“Normal people do not hold trials in their living rooms,” says Bill (Brandan S. Griffin ’16) to his sister and father between verbal spars. And yet normal people do go through the absurd motions of accusation, betrayal, and self-denial that are presented so explosively in “Cheating Death,” a dramatic double-tale of troubled families. In the first piece—“Stingers,” a new work written by Andrew J. Boyd ’14 and directed by Sam S. Richman ’15—the screenplay’s crushing wit and masterful presentation of family tensions was paired with excellent direction and a strong cast to create a laudable piece. In “Cheating Death”—which ran in the Adams Pool Theater from October 4-6—“Stingers” was followed by an adaptation of André Gide’s existentialist classic “The Immoralist.” The second piece, however proceeded in fits and starts. The directing of William H. Ryan ’14—who also wrote the adaptation—was strong in some scenes, yet seemed to sag in others, and while the acting was on par with that of “Stingers,” the reimagined plot failed to live up to Gide’s vision.
The unique brand of despair and dismissiveness found in “Stingers” was centered on the role of attorney Phil Pinkerton (Adam J. Conner ’14, a Crimson business editor), an aging patriarch. His unaccomplished dilettante daughter Nina (Camille Z. Coppola ’14) and good-for-nothing son (Brandan S. Griffin ’16) coerce him into coming to his own retirement party only to turn on him and accuse him of having ruined, among other things, their lives, their mother’s life, and his own moral sensibility. Boyd’s script moves dexterously between many elements: psychological drawing-room warfare, scatological releases (literal and figurative), and the classic frustration of lost hopes.
Connor was unimpeachable in his mix of scruffy faux-cynical humor and guarded vulnerability. His performance, a combination of helpless limping and angry gesticulating, fully related the poignancy of his character. Coppola’s painfully proper voice as Nina came out realistically pencil-thin and hollowly self-righteous—revealing Nina’s own hypocrisy even as she railed against her father’s. Griffin, the alternately meek son and avaricious parasite of daddy’s patronage, nailed his role with only minor lapses into melodrama.
“The Immoralist” also dealt with these sort of domestic confrontations. Gill (Ari D. Brenner ’14) has been through it all. The prototypical successful man, he’s literally just begun making love to his newlywed wife (Leonie A. Oostrom ’15) when he suddenly falls prey to cancer and finds himself whisked away to a life in hospital beds. When a test later shows that he is in remission, Gill and his wife must now decide what to do with their lives.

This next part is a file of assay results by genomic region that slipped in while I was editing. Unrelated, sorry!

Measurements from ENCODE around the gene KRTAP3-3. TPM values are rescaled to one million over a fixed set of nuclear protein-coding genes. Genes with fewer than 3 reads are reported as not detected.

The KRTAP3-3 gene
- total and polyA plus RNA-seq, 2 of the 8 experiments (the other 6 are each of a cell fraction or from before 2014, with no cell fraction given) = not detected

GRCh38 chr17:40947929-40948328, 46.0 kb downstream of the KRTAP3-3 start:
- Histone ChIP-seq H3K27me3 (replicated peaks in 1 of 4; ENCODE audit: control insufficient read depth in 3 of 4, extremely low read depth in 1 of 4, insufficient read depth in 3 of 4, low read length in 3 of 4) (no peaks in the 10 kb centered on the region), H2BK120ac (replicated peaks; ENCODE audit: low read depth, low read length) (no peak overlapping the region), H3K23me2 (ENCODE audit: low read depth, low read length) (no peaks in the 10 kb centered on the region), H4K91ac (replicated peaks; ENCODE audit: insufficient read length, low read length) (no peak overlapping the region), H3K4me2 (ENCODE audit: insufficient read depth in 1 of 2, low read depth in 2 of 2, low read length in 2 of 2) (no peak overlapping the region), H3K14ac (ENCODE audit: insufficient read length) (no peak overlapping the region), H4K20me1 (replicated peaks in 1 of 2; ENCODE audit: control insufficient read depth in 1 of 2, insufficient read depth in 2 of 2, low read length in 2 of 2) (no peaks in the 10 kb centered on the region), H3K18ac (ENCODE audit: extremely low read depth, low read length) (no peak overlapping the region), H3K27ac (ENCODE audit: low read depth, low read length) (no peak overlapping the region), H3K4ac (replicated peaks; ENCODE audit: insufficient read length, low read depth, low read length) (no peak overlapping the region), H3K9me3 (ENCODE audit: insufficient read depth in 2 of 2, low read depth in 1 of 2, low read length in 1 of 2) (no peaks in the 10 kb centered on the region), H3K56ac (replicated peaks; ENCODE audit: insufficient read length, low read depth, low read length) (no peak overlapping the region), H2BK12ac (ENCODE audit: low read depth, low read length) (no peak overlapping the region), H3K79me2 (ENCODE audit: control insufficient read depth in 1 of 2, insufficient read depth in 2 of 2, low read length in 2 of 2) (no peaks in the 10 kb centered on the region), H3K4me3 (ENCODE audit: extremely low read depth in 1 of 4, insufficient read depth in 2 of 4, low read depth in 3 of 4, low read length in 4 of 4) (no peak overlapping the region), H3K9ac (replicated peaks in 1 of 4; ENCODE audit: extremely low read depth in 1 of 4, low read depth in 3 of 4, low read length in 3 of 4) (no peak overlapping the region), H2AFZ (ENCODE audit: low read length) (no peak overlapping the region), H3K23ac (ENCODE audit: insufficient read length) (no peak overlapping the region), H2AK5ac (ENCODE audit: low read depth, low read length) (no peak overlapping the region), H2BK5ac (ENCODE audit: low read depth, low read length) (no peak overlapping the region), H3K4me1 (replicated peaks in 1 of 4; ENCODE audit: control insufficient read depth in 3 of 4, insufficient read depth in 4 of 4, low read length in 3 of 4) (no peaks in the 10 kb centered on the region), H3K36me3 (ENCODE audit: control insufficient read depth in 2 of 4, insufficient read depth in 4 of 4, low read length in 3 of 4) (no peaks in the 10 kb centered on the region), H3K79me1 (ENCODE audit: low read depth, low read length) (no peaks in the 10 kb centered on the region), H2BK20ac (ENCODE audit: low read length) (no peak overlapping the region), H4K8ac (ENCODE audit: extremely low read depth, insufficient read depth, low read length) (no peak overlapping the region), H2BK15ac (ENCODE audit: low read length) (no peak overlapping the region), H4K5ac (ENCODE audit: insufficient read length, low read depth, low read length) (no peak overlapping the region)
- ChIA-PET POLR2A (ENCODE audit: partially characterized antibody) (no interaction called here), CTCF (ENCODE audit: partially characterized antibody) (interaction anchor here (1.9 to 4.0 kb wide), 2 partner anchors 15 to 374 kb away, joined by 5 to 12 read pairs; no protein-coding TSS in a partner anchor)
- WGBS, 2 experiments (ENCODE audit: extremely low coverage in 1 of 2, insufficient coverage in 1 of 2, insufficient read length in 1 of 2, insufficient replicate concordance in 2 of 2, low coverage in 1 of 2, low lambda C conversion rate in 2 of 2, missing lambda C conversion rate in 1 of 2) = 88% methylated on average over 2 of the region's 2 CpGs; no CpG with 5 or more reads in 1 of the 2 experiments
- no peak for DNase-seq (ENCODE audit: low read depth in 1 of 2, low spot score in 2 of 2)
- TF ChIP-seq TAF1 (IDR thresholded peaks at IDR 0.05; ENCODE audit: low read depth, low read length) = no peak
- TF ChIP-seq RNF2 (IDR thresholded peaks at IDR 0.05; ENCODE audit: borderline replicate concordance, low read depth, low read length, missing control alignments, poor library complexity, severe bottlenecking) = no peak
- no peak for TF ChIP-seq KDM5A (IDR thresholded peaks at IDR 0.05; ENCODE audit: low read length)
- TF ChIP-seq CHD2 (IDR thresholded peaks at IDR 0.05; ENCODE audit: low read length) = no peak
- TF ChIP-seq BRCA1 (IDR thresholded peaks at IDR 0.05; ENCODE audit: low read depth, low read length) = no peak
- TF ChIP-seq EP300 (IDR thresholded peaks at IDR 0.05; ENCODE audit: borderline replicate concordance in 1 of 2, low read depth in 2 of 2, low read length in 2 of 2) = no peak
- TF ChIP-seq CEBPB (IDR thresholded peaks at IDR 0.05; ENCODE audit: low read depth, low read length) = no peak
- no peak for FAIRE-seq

The acting was mostly commendable, within the limitations of the play’s rather narrow interpretation of Gide’s novella. In Brenner’s bewildered Gill we had a superb central figure. His voice, ranging from loud and suave to pitifully hopeless, was complemented by the fluidity of his body movements. For example, the way he slowly rolled his head on the bed sheets as he regains consciousness in the hospital was a nuanced gesture. However, Oostrom’s twitching and squeaky fast talk around her sick hubby in the hospital seemed to be more the motions of a seated schoolgirl fighting the need to relieve her bladder than the pain of a genuinely distressed woman. When he came to, her “you’re awake!” was jarringly perky. Oostrum’s strongest acting came out in moments of silence, when her enormously expressive face betrayed all the sorrow and disappointment she has tried to hide from her husband.
Both of these plays dealt with characters who take their families for granted—a theme often communicated by the way actors treated the objects in the room as disposable. In “The Immoralist” nothing was more heart-wrenching about Oostrum’s suffering than when she painstakingly put away the cocktail glasses her husband and his lover (Alice F. Berenson ’16) had emptied in her absence. Unable even to summon the strength to recork an empty bottle, she was devastated by the revelation that she, like a wine glass that can be cast aside, was an object in Gill’s life.
Lighting and sound effects in both plays were powerful in underscoring the real issues at stake. Especially effective in “Stingers” was the record that Phil gently lifted up and set to play when his children are out—showing his romantic and weaker side. Like Phil, the record is brittle and unsteady—the old-time music it plays sputters and goes out. When his children leave the room Phil stood under a projected shadow of chickenwire fencing, which implied his status of prisoner in his own home.
Regardless of quality of the acting, both plays hinged largely on the quality of the structural confines that actors had to work within. There was no doubt that the leading actors were the strongest in both productions; however, their formidable performances sometimes faltered because of a lacking script or questionable directing.